Hello everyone! I know this post is more than a little late but… my laptop was sort of out of reach… as in I had to get up and leave the house and travel on a bus for about two hours to get it. Then I had to come back… In any case, it’s here now and you can sit back, relax and enjoy *cue CSI:Miami music and watch me mimic Horatio putting on his shades* Today’s Classics Corner will look at Alice in Wonderland by Lewis Carroll.
Weary and bored one afternoon, the young and imaginative Alice follows a hasty hare underground — to come face-to-face with some of the strangest adventures and most fantastic characters in all of literature. The Ugly Duchess, the Mad Hatter, the weeping Mock Turtle, the diabolical Queen of Hearts, the Cheshire Cat — each more eccentric than the last — could only have come from that master of sublime nonsense, Lewis Carroll. In penning this brilliant burlesque of children’s literature, this farcical satire of rigid Victorian society, this arresting parody of the fears, anxieties, and complexities of growing up, Carroll was one of the few adult writers to enter successfully the children’s world of make-believe, where the impossible becomes possible, the unreal, real, and where the heights of adventure are limited only by the depths of imagination.
(Picture and description compliments of Goodreads)
Now, I honestly can’t review this book in my normal way where I break it down into the different categories and analyse it like that. No. It’s not that sort of book. Lewis Carroll made a name for himself by writing a book that was phenomenally different from other books of its time. It did not seek to break its audience down with deep meanings or overbearing morals, instead its purpose was to give children something they could truly enjoy and it fulfilled this purpose and has continued to do so to this day.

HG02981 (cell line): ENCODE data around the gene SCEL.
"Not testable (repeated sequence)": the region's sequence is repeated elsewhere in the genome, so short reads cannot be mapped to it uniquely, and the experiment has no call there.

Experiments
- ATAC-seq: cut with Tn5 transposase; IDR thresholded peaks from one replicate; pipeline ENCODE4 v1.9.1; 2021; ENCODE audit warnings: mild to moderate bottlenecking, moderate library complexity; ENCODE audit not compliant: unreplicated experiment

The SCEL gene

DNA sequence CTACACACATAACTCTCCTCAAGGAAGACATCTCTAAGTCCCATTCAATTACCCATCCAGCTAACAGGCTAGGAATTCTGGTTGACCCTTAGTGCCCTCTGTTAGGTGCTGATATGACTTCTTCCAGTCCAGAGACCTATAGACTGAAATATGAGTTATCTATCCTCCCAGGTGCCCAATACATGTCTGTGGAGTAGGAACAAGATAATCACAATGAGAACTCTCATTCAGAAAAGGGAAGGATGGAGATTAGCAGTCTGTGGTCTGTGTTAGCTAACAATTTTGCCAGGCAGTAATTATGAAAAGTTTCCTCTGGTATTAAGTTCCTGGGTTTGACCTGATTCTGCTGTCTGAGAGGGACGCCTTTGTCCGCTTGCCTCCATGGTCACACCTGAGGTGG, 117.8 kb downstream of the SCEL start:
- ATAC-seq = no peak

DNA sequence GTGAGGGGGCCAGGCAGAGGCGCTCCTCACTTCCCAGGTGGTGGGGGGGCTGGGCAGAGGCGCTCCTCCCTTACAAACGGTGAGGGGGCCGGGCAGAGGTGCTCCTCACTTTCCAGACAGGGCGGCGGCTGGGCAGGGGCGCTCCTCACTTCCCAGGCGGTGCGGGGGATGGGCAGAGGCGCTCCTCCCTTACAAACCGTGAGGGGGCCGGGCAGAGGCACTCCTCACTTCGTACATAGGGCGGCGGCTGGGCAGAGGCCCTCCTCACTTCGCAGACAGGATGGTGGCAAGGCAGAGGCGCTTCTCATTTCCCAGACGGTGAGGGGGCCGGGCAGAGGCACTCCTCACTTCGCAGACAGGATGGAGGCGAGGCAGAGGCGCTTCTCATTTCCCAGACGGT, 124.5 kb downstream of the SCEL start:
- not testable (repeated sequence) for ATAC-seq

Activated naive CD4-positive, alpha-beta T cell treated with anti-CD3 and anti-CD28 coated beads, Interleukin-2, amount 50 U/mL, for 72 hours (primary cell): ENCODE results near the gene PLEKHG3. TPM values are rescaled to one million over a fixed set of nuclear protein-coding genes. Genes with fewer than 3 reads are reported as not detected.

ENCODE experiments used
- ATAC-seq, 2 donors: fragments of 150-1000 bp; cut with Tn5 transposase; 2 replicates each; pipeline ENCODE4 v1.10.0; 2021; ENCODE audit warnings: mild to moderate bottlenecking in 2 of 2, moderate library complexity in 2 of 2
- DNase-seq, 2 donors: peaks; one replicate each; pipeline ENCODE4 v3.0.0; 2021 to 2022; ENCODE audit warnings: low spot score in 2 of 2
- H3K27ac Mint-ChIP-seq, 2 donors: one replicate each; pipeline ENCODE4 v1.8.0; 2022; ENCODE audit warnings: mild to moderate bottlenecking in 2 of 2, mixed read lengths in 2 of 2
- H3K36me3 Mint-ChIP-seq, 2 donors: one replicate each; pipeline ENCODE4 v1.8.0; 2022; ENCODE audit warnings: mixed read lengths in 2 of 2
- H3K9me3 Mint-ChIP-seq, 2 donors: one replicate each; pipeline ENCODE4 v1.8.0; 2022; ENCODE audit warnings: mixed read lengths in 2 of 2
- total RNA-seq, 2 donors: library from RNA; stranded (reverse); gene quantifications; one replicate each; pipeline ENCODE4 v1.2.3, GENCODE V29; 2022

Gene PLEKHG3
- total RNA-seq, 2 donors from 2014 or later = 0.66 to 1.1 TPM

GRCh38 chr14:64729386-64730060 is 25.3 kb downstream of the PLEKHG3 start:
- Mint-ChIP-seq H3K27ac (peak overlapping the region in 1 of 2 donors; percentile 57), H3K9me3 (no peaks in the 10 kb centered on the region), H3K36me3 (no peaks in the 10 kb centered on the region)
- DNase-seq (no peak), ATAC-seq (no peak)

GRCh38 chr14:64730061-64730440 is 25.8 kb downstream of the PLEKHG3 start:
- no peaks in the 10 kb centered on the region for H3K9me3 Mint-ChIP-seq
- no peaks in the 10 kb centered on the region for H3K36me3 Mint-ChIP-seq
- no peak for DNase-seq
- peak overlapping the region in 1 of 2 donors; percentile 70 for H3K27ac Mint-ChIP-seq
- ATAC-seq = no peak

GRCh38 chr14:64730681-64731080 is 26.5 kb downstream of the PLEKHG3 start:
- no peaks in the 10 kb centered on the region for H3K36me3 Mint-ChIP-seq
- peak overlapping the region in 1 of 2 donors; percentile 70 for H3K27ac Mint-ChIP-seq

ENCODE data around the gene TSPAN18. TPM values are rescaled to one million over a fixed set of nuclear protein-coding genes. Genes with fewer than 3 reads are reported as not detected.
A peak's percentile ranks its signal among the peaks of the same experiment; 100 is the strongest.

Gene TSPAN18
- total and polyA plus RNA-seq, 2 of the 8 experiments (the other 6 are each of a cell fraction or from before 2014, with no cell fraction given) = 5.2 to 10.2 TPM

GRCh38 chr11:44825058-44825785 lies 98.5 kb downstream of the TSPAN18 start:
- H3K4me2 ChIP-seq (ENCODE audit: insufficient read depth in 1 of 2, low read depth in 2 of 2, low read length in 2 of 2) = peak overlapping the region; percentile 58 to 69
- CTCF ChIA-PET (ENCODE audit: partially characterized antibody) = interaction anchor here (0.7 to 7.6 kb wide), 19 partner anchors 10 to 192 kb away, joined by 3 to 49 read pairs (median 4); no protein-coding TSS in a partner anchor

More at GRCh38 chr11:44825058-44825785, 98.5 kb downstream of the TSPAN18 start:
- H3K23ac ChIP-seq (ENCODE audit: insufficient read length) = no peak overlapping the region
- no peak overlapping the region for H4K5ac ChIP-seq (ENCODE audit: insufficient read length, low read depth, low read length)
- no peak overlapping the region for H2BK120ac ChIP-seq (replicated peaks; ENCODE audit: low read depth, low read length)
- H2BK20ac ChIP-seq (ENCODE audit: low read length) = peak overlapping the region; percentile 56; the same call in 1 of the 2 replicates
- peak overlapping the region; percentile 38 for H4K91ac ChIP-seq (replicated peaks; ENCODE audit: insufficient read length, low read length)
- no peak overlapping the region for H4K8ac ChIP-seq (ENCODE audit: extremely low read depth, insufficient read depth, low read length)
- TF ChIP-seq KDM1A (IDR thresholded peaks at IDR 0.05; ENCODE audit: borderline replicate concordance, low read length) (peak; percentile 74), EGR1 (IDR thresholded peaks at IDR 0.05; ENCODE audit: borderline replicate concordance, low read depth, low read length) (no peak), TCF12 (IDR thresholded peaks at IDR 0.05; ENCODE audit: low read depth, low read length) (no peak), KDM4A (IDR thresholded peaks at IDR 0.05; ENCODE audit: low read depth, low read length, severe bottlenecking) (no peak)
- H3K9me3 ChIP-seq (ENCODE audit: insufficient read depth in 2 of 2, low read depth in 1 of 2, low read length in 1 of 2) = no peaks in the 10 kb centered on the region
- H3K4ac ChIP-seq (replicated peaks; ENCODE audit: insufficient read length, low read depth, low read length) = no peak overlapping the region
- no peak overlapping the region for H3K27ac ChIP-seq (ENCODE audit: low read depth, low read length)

The story really does read like it dream. The author has managed to put together what we would consider ‘nonsense’ and made it make sense…just like a dream. You all know what I mean: we’ve all had that feeling when we’re dreaming that everything makes complete sense but once we wake up we can never quite put the pieces together.
I especially loved the verses that Carroll inserts into his story. The Mouse’s tail I believe was genius. I love how the words are actually arranged on the page because I am quite a visual person (I just found out that it has a name! It’s a shape poem! Learnt something new!) but I also loved his play on the word ‘tail’ for ‘tale’ and then made the words of the Mouse’s story squiggle in a fashion that made them resemble a tale.
There were some elements I did not remember reading such as the Gryphon and the Mock Turtle. Coming across them felt like discovering buried treasure and it added to the dream-like quality of the story even more. What I mean is that we forget elements of our dreams but sometimes something will spark the memory and it will come back to us like a scent on the wind.
The highlight of this story for me was the end where Alice wakes us and goes on her way thinking Wonderland to be a dream. Then her sister falls into a doze and sees what Alice has supposedly dreamt and I’m left to wonder…was it really just a dream or was it something Other? I believe those are the best stories, ones that leave you with questions best left unanswered.
I know this has been a rather short review today but honestly I felt it wasn’t one that needed a thousand words. I hope you all enjoy it, because I certainly did enjoy writing it.
Read those classics!
K, the Popinjay.